Remember, anyone can compost and everyone should.
So, how do we do it? Isn’t it hard? Time consuming? Dirty? Well… 1.) No. 2.) Depends. 3.) And, thank goodness, yes! Composting takes time or it takes effort; the more effort we give, the less time it takes. Having said that, you can’t make compost in 24 hours (though advertisements may appeal to you professing such). Nor can you make compost in a week. Even a month is questionable—while material may appear ‘broken down’ after 4-5 weeks, it’s almost always still releasing nitrogen as ammonium, which can harm plants. An exception is corn. Corn is a heavy nitrogen feeder and will love your ‘unfinished compost’. Once you start making compost, if you do it right, you’ll have an endless and nearly continual supply of dark, sweet, soft, black gold to use in your garden, on your farm, for your houseplants, and to share with friends, family, and neighbors. If you’re like me, your compost will be so valuable to you that you’ll find yourself becoming stingy with it!
Message: How much is your compost, Corinne? Me: You can’t afford my compost!
Wicked laugh follows.
To be sure, composting, like gardening, makes people happy. Touching healthy soil and healthy compost has a positive affect on our immune systems and our emotional and mental health. It’s been proven!
The quick and dirty to begin your compost is to collect food and yard scraps, mix them together, make sure they’re sufficiently moist and the pile has enough air— microbes are doing the work, after all, and they are just like us. Then, sit back, have a cup of tea, and be patient. In the time it takes to grow a head of lettuce from seed, your compost will be well on its way to finished! Beyond the basics of greens + browns + air + water = compost there are a multitude of options at every step. Don’t let that scare you. It is a practice! You must do it in order to learn it.You can get the basics from an experienced composter, but then you must practice— like cooking and music and art and farming and love— like everything truly beautiful, composting takes practice. You’ll get better with every pile, with every season, with every new feedstock. Your confidence will grow as will your garden. Check out the splendid infographic Come To Life, Fabien, and I put together for more details on backyard and community scale composting.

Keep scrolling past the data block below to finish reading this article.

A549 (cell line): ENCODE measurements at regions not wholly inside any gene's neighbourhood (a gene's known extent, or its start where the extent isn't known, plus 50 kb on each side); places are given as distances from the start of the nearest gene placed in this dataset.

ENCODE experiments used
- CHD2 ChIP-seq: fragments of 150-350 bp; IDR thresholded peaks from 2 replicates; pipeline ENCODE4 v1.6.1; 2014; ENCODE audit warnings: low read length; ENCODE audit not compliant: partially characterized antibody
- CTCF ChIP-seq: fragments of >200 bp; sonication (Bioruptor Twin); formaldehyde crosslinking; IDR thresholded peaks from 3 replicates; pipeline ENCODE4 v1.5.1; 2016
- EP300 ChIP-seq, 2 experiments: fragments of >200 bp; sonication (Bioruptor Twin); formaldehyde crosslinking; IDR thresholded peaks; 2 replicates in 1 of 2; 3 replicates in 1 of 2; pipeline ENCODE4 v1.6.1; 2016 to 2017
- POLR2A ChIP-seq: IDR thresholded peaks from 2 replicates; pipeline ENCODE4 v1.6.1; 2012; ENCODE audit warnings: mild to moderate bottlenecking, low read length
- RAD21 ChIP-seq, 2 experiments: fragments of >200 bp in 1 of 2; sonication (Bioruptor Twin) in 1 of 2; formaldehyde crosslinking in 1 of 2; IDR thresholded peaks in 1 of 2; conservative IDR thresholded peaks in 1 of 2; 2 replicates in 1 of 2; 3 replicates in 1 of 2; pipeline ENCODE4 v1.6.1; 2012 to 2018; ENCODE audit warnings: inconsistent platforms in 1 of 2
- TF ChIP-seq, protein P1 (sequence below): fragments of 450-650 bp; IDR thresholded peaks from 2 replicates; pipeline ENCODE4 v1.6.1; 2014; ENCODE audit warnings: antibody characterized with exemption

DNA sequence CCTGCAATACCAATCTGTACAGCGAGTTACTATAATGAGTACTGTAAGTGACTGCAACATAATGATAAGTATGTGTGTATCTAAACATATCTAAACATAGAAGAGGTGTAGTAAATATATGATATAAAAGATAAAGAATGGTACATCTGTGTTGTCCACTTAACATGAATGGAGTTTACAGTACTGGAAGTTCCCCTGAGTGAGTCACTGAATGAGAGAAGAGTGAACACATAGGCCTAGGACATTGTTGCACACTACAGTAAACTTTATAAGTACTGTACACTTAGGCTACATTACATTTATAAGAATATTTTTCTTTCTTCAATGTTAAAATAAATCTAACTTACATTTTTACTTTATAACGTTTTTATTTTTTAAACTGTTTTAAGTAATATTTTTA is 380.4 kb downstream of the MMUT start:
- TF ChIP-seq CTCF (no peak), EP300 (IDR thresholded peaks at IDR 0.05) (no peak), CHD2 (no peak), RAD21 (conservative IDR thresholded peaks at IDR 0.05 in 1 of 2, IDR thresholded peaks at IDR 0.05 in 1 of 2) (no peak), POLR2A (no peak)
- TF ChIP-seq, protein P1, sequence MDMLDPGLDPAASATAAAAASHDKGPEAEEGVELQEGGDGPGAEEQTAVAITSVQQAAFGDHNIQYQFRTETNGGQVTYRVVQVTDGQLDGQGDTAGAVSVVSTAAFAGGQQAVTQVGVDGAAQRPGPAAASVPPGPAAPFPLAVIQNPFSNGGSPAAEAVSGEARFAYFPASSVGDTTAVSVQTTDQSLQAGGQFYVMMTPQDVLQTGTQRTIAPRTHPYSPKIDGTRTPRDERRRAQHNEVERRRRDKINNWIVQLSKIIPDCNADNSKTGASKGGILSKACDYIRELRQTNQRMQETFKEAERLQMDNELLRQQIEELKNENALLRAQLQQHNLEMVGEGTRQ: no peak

Love & Compost,
About the Author: Corinne Coe is the co-founder and director of Terra Nova Compost, an international justice-focused compost education and consultation organization. She has taught composting to rural and urban farmers and growers in Uganda, Egypt, Sierra Leone, Guyana, and across the United States. Corinne also spent two years working on composting projects in Haiti. While she has worked with some of the U.S. and Canada’s largest food waste composters, Corinne is passionate about working on farm and community-scale composting projects. Follow her work on Facebook and Instagram at @terranovacompost.